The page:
BYU plans online registration upgrades for Spring 2012 courses

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BYU administrators plan to roll out enhancements that will make registration easier and more secure for students and faculty as students begin registering in February for Spring Semester 2012 classes.

Michael Brown, director, IT communications, for the Office of Information Technology, said “the registration improvements are part of continual improvement to an already good system that will make the field a little more fair for everyone.” For example, it will close at least one loophole. It has been possible in the past for more upperclass students to reserve a spot in a course and then allow underclass members with later registration windows to take those seats as the more upperclass student drops the course.

As part of the improved system, students will enjoy better wait listing opportunities. Students will be able to see how many students are already on any given wait list before they add themselves to the list. They can then, opt to add themselves to the wait list. Once they have been added, students will not have to continually check to see if spots open up in the classes they are trying to get into because the system will automatically hold their place in line, register them, and notify them of the action.

According to University Registrar, Jeff Bunker, this, “first-in-line, first-in-class” policy will make it more fair for students by preventing students with higher priority registration dates from registering for classes for their friends.

“This will make sure the long-existing practice of students holding and registering spots for other students will no longer be effective,” Bunker said.

In addition to what officials describe as a more fair and efficient resource for students, the system will better promote security. By using tests called CAPTCHAS which determine whether online entries are entered by a computer or a person, the registration system will be able to more effectively monitor and limit access to programs that could possibly allow identity thieves to misuse students’ online IDs and passwords.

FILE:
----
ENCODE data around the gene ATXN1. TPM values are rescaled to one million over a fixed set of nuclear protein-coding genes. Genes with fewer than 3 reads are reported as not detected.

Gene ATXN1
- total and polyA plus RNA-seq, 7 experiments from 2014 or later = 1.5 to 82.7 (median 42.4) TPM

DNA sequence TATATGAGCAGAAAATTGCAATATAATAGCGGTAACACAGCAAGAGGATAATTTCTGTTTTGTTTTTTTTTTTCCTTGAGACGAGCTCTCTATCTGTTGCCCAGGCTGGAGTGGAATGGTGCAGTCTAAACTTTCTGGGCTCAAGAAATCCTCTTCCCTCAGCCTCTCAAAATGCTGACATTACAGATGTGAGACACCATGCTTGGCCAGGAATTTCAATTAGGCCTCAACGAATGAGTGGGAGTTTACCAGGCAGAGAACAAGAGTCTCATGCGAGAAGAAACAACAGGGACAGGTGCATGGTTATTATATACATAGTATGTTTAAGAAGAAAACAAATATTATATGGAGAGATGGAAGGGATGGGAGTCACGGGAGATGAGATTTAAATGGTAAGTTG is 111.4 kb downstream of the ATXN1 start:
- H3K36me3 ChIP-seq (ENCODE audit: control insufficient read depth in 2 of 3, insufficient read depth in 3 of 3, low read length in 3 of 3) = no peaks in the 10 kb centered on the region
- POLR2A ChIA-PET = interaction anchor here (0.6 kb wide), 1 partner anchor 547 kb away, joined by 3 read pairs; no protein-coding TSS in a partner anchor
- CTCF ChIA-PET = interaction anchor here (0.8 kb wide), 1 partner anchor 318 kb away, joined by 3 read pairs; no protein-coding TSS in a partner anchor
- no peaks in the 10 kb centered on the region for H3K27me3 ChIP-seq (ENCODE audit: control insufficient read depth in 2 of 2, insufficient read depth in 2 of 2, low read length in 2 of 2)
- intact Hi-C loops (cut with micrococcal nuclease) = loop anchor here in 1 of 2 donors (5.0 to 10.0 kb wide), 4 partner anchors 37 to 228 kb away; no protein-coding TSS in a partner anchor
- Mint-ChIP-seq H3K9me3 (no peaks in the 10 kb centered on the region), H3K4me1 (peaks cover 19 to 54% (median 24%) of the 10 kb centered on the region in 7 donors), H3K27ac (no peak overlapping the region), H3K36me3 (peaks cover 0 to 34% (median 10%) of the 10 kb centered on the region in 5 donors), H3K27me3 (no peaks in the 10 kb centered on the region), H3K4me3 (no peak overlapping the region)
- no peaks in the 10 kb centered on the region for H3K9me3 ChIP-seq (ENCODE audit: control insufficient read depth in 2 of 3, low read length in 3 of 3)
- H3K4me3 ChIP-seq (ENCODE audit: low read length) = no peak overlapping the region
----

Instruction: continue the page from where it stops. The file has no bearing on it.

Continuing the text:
“This will reduce unauthorized access to the system which degrades performance of the registration system and at the same time has the potential of compromising student security,” Bunker said.

With the registration system enhancements also comes the renewed warning to students to protect their NetIDs and passwords, which are keys to many online university services including personal financial information, grades and private, non-directory information.

Valinda Rose, product manager for Identity and Access Management for BYU said students need to watch where they put personal information.

“Sometimes we are too lackadaisical in our approach to security,” Rose said.

Rose said sometimes people will hack smaller websites where people have shared their information and turn around and use that stolen information on bigger websites. Rose suggests that students who have placed their NetID or password into other websites, change their passwords though MyBYU.

Students will benefit from the many improvements in the near future and the coming years, according to Bunker.

“It’s one part of a major registration enhancement and we’re confident it’s going to be a significant service for our students,” Bunker said.

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